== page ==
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High court won’t take up No Child Left Behind case

Associated Press / June 8, 2010

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WASHINGTON — The Supreme Court yesterday turned away a challenge by school districts and teacher unions to the federal No Child Left Behind law.

The court said without comment that it will not step into a lawsuit that questioned whether public schools have to comply with requirements of the law if the federal government doesn’t pay for them.

A federal judge dismissed the lawsuit and a federal appeals court split 8 to 8, leaving the judge’s ruling in place.

The 2002 No Child Left Behind Act requires tests on subjects including math and reading in grades 3 through 8, and once in high school. Schools that miss testing benchmarks face increasingly stiff sanctions, including the potential loss of federal money.

President Obama is proposing major changes to the law. Obama has markedly increased federal money for public schools.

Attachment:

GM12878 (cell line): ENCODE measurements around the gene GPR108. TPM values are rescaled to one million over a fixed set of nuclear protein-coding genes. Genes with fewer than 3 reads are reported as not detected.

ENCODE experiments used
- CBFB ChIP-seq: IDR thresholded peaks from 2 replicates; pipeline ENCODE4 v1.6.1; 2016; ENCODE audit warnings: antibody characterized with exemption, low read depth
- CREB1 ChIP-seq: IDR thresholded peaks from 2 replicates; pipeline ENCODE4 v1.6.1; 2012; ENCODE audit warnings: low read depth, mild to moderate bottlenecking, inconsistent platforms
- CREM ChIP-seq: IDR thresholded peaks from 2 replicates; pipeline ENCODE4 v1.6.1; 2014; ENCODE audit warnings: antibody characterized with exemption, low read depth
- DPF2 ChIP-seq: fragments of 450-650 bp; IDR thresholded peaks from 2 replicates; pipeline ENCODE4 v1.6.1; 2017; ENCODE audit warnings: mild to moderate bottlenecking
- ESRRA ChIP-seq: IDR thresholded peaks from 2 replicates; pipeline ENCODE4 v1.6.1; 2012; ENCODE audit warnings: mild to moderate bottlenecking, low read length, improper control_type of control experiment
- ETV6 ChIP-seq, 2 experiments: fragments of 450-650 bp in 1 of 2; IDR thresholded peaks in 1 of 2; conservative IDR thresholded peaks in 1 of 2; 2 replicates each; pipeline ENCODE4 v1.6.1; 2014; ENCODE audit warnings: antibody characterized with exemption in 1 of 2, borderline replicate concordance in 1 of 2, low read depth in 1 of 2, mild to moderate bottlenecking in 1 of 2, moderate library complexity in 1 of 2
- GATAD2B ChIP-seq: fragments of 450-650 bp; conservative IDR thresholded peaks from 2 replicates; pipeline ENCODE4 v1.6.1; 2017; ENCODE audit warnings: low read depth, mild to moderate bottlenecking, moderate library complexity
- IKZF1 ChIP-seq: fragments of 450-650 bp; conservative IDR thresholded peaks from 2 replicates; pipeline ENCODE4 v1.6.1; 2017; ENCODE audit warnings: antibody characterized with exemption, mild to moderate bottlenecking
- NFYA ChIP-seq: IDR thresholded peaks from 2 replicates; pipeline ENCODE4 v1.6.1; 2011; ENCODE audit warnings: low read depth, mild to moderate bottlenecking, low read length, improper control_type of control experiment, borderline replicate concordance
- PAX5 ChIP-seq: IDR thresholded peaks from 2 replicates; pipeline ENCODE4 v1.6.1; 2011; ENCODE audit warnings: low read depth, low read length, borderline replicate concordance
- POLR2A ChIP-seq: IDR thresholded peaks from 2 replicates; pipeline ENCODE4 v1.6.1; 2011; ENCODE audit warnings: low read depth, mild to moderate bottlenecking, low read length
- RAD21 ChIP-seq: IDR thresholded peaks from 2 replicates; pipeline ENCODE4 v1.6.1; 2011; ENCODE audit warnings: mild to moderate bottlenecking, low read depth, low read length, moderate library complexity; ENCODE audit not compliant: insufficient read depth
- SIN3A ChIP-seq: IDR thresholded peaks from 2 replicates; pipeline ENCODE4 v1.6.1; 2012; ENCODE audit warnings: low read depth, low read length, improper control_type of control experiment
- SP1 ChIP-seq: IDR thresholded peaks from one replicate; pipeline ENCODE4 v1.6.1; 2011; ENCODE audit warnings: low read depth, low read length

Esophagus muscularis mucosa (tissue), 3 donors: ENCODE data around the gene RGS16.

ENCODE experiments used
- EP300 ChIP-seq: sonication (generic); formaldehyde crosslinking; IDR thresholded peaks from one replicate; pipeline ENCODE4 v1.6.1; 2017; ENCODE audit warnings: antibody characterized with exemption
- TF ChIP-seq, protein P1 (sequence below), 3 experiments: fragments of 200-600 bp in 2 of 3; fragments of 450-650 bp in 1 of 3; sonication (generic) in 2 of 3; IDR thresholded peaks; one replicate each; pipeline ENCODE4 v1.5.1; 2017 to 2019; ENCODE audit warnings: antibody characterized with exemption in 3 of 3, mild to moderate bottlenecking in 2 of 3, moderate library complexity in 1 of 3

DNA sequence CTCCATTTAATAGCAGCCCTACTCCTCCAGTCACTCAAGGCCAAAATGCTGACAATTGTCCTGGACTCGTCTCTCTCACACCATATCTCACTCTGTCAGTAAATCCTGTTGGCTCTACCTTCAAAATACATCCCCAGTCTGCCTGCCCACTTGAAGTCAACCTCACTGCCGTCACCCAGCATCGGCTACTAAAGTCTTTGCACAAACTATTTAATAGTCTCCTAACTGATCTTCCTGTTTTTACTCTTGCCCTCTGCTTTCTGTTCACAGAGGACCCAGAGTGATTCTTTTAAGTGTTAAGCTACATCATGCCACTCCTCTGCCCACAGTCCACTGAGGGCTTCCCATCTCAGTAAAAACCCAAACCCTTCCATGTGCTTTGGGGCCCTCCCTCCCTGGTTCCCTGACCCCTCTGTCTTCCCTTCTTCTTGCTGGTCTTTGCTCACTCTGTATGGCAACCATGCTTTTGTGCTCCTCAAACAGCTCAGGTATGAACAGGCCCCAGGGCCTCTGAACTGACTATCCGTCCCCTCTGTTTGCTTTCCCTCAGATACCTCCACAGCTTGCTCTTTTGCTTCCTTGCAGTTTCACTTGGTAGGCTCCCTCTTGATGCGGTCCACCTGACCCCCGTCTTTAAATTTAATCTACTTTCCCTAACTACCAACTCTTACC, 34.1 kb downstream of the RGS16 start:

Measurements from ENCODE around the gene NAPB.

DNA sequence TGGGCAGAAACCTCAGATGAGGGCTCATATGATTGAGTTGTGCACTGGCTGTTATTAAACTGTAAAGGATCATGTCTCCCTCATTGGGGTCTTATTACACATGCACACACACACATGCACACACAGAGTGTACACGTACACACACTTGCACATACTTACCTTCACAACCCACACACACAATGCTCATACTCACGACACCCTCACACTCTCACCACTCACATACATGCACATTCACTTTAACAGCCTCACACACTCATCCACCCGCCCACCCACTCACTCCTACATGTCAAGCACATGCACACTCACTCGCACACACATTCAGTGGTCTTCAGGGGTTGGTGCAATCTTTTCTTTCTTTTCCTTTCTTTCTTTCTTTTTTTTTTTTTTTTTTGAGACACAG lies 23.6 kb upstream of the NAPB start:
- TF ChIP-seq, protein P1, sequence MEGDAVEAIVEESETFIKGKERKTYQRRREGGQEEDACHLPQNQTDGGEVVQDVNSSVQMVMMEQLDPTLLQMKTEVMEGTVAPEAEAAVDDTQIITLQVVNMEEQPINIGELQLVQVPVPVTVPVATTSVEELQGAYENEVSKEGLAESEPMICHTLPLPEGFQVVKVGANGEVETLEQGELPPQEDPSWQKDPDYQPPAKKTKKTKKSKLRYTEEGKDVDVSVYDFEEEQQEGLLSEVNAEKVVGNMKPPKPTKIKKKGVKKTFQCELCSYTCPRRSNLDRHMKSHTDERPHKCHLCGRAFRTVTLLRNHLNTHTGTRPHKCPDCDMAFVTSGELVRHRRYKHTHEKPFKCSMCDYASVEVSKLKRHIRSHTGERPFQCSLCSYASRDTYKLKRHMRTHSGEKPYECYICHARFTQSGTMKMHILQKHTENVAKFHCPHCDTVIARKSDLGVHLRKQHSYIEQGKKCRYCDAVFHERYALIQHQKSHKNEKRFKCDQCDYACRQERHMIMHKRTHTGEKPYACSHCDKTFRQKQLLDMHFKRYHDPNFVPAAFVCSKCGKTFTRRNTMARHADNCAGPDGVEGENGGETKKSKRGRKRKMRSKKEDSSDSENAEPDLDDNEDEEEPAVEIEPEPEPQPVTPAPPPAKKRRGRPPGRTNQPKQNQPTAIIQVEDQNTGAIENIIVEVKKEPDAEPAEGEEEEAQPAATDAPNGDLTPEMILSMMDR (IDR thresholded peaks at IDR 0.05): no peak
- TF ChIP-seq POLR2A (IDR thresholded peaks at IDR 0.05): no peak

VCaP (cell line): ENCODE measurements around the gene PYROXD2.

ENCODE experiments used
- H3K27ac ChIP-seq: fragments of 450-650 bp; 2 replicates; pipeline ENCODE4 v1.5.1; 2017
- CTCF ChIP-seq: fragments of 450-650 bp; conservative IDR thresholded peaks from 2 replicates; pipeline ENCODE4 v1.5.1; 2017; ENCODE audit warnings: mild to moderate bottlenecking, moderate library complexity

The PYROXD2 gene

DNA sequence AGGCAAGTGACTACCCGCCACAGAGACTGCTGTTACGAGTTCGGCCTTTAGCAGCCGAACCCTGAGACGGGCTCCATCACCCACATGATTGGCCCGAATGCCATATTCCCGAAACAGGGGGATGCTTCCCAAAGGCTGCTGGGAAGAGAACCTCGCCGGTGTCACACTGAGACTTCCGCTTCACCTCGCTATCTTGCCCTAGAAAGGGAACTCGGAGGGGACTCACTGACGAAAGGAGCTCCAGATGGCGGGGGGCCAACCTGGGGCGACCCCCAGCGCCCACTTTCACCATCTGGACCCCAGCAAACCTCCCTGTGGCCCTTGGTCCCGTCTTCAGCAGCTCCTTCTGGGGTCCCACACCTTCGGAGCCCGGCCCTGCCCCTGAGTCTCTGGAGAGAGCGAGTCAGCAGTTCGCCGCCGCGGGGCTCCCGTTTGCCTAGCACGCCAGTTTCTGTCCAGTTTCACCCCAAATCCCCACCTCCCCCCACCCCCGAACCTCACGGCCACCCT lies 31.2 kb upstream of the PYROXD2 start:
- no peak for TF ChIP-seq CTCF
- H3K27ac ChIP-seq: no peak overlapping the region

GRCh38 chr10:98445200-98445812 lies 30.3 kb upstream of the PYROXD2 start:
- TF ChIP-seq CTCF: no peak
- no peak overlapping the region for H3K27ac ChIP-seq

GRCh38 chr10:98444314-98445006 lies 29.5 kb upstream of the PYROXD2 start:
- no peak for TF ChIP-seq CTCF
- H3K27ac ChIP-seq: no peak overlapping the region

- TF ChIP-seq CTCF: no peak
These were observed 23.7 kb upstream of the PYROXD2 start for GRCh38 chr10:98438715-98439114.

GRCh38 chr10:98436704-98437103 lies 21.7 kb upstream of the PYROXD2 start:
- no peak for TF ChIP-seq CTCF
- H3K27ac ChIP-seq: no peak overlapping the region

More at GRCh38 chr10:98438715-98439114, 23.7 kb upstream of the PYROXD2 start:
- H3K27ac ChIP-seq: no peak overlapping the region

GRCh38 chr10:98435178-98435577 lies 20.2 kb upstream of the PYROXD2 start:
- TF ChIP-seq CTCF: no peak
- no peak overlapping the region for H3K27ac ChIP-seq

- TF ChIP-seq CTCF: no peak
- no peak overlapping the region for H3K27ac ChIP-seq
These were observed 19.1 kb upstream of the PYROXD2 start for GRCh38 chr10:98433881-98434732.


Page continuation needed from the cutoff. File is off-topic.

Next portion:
The Supreme Court also said it won’t hear arguments that Hillary Rodham Clinton is ineligible to be secretary of state because of an obscure rule about pay increases.

The justices refused to hear an appeal by Judicial Watch, a conservative watchdog group, without ruling on the underlying issue. Because its lawsuit had been thrown out by the lower courts without a final decision, the Supreme Court dismissed the case for lack of jurisdiction.

The suit is based on a largely overlooked section of the Constitution on compensation for public officials, the emoluments clause. It says no member of Congress can be appointed to a government post if that job’s pay was increased during the lawmaker’s current term.

Clinton was a New York senator when Congress raised the secretary of state’s salary to $191,300. So that Clinton could take the post, Congress lowered the salary to $186,600, the level when she began her second Senate term. A similar tactic has been used so that several other members of Congress could serve in the Cabinet.

Judicial Watch, which has pursued several suits against Clinton and other officials, argues there can be no exceptions. The group says Clinton is ineligible to be secretary of state until 2013, when her second Senate term would have expired.

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